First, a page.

Best Known For:
- Founder of positivism
- Coined the term sociology
- His emphasis on systematic observation and social order
Early Life and Education:
Career and Later Life:
From 1832 to 1842 Comte was a tutor and then an examiner at the revived École Polytechnique. He then quarreled with the directors of the school and lost his post. During the remainder of his life he was supported by English admirers and by French disciples. In 1842 Comte separated from his wife and in 1845 he had a profound relationship with Clotilde de Vaux, whom he idolized. She died the following year and after her death, Comte devoted himself to writing another major work, the four-volume System of Positive Polity, in which he completed his formulation of sociology.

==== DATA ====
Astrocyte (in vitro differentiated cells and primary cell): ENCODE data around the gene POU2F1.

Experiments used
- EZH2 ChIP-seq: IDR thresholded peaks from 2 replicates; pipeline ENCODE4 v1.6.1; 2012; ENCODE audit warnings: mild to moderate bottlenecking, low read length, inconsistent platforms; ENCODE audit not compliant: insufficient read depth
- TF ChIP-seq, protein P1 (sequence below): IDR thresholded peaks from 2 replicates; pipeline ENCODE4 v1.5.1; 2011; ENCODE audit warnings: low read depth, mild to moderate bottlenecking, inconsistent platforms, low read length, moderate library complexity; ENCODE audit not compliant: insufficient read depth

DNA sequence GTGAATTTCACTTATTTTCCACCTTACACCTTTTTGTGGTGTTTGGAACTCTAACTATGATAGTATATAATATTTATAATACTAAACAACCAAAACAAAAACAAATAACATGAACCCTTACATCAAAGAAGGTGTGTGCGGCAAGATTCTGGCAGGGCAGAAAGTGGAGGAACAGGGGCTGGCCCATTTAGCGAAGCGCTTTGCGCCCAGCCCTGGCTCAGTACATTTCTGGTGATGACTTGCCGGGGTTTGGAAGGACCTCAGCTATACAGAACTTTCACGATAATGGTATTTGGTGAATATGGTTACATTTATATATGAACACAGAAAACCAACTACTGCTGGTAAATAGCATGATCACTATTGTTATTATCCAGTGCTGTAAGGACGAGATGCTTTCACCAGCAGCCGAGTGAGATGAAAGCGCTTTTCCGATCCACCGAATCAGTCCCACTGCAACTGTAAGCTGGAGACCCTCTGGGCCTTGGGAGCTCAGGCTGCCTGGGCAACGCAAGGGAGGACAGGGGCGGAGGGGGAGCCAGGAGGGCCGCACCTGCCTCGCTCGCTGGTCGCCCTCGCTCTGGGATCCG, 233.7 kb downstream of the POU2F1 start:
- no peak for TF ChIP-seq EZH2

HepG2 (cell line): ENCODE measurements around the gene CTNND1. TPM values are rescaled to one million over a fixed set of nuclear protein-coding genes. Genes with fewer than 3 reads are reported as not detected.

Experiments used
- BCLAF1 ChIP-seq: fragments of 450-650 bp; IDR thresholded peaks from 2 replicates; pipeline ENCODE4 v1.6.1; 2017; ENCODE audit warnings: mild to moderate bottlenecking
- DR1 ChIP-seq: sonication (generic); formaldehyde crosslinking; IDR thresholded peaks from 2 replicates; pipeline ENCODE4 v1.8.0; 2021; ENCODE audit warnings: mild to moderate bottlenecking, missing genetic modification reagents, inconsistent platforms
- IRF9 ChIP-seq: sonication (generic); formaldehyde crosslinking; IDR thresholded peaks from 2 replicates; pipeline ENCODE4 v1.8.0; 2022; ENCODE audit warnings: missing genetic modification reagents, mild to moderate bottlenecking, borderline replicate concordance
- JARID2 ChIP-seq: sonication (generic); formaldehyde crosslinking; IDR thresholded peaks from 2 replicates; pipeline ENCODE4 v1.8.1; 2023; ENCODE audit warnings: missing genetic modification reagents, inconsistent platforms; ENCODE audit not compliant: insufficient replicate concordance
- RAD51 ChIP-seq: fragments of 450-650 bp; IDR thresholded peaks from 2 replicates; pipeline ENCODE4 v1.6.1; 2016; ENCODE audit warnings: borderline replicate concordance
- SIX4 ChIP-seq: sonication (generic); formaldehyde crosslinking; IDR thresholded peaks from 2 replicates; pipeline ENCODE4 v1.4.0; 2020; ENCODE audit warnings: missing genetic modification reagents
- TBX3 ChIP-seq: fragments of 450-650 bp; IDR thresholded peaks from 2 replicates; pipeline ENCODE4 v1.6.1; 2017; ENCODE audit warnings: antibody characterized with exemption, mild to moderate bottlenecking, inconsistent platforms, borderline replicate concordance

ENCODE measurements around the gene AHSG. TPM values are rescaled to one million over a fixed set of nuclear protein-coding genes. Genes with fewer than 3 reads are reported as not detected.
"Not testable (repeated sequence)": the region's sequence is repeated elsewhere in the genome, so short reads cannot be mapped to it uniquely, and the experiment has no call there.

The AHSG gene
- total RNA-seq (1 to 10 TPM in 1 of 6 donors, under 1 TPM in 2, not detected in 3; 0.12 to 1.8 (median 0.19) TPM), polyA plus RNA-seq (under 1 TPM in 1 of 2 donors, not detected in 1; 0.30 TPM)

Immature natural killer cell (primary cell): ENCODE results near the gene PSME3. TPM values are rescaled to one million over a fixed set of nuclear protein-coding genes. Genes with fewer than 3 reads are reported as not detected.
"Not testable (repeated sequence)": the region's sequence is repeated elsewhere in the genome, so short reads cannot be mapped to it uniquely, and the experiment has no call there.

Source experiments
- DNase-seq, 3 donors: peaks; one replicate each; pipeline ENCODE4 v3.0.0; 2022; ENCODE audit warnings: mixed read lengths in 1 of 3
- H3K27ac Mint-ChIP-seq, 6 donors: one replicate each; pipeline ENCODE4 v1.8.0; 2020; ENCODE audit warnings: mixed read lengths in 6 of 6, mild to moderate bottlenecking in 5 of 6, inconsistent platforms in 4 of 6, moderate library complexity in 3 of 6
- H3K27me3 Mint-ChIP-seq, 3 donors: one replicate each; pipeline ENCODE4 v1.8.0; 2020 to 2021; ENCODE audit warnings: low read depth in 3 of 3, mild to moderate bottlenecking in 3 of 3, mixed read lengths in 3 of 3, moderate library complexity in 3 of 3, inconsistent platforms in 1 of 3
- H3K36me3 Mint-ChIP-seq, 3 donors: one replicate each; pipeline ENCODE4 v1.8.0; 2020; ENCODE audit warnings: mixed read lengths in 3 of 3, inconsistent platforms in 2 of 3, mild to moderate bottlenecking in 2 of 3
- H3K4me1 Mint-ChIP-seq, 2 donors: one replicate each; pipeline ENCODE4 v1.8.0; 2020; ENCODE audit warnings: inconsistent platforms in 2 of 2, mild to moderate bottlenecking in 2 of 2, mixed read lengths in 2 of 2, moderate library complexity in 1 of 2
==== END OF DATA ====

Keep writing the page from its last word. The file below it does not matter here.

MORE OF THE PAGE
Though Comte did not originate the concept of sociology or its area of study, he greatly extended and elaborated the field. Comte divided sociology into two main fields, or branches: social statics, or the study of the forces that hold society together; and social dynamics, or the study of the causes of social change. While the concept of sociology was around before Comte, he is credited with coining the term sociology.
- The Course on Positive Philosophy (1830-1842)
- Discourse on the Positive Sprit (1844)
- A General View of Positivism (1848)
- Religion of Humanity (1856)
Bourdeau, M. "Auguste Comte." The Stanford Encyclopedia of Philosophy (Summer 2011 Edition), Edward N. Zalta (ed.). http://plato.stanford.edu/archives/sum2011/entries/comte/.
Auguste Comte. (2011). Biography.com. http://www.biography.com/articles/Auguste-Comte-9254680
Johnson, A. (1995). The Blackwell Dictionary of Sociology. Malden, Massachusetts: Blackwell Publishers.